Gov. Andrew Cuomo has received predominantly stellar reviews over the past two months for his handling, or even more so, his messaging of the unprecedented coronavirus pandemic.
But perhaps the most valuable and substantive of his numerous valuable and substantive daily briefings have been in the last week with the outline of how New York State is going to slowly get back to work.
It’s not what anybody wants, at least not in a perfect world. But the analytical and deliberate blueprint for getting society moving again is the only credible way to get a skittish public to ease back into the world.
There are plenty of opinions circulating, including some locally, about getting back to normal. Everyone is antsy to return to their routines. It’s easy to become impatient, particularly those who’ve lost their livelihoods and don’t know when they will see a paycheck again.
But the risk of exposing too many people too fast is too large of gamble with such an easily transmissible and lethal virus.
First, it’s good to see someone follow the Centers for Disease Control’s guidelines for reopening. The fact that this national health institute has been minimized during the greatest public health threat in at least a century is a scandal.
It makes sense that it appears that three of the state’s most sparsely populated regions have met the metrics that have been devised by health officials. It also makes sense that there be testing, tracing and isolation to control the rate of infection and enough hospital capacity to handle any spikes. These are real standards, not fantastical make-believe reasons, that are easy to understand and that most of the public should be happy to embrace.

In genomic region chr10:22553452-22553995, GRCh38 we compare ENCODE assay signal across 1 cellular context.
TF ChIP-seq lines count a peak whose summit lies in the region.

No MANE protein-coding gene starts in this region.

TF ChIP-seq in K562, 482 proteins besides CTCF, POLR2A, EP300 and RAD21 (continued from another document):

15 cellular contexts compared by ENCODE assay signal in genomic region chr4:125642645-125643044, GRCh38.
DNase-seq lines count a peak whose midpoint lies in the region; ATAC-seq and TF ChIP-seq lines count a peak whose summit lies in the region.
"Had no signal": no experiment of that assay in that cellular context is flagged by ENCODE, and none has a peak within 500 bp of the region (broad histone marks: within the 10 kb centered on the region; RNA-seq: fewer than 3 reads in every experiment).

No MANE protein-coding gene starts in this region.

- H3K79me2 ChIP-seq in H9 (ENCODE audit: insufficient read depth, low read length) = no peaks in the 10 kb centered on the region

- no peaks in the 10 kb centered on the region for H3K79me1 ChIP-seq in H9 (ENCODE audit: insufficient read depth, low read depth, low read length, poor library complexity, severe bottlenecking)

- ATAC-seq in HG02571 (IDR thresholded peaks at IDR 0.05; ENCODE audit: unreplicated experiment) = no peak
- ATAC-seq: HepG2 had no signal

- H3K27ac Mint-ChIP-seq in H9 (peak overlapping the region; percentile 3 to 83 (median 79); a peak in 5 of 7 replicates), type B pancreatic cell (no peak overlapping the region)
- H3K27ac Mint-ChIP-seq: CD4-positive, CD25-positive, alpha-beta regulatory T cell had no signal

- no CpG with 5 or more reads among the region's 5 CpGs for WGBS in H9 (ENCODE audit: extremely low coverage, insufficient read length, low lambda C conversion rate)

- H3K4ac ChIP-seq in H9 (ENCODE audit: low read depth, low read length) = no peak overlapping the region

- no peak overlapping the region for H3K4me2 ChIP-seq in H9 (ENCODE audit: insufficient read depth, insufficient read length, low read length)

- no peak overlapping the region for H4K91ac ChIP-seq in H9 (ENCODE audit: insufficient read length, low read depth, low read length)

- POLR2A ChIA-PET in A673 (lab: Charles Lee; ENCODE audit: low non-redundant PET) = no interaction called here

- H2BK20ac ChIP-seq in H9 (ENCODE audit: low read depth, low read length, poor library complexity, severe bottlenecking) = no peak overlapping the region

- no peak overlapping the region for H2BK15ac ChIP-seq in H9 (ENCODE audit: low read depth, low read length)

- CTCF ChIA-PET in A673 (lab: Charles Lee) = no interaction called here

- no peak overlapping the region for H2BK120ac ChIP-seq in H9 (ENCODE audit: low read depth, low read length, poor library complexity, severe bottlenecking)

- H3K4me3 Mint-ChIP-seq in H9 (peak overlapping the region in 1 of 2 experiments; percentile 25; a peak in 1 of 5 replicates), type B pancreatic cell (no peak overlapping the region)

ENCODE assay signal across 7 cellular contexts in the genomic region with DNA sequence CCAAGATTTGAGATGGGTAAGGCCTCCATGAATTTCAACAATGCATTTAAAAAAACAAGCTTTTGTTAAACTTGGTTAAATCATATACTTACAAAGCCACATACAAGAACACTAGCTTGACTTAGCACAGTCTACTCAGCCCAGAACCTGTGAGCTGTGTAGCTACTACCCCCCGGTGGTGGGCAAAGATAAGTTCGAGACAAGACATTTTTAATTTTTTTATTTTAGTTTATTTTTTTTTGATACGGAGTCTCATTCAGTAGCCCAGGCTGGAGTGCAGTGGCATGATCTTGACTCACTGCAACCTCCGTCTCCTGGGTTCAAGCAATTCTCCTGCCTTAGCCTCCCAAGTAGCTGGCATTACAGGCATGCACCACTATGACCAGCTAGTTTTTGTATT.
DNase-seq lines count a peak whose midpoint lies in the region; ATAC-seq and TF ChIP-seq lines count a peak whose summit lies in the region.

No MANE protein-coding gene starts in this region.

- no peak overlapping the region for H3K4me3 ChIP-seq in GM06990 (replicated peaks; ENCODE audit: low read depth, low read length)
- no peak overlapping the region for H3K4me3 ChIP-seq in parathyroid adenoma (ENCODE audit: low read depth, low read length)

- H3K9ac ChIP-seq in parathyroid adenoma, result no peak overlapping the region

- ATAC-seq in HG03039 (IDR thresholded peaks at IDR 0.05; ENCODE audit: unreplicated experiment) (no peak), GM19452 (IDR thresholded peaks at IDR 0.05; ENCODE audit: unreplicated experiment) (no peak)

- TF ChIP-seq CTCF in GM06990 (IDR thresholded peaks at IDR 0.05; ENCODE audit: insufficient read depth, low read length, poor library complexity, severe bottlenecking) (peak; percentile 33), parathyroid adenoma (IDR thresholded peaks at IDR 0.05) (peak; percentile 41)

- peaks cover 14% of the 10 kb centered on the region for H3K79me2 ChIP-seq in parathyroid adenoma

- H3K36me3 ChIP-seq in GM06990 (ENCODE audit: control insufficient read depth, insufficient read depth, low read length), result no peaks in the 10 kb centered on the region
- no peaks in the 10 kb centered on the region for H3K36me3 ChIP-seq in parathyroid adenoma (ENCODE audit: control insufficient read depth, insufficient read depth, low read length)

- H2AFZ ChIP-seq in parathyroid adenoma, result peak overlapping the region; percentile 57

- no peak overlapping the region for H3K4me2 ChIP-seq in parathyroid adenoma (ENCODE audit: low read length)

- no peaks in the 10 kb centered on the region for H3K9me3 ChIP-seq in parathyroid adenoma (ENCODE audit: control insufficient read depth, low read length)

It’s also no surprise that New York City is trailing among the 10 regions. This virus loves to attack people, and the more of them that are around the better.
That Westchester and Putnam may have to wait an extra week or two shouldn’t be cause for concern. The hospitalizations, active cases and deaths have been trending downward for days. When the standards are met, there will be the public confidence necessary to dip our toes into the water again.
It’s critical as a society we get this right. We’ve seen enough illness, death and despair the last two months to last a lifetime.
Martin has more than 30 years experience covering local news in Westchester and Putnam counties, including a frequent focus on zoning and planning issues. He has been editor-in-chief of The Examiner since its inception in 2007. Read more from Martin’s editor-author bio here. Read Martin’s archived work here: https://www.theexaminernews.com/author/martin-wilbur2007/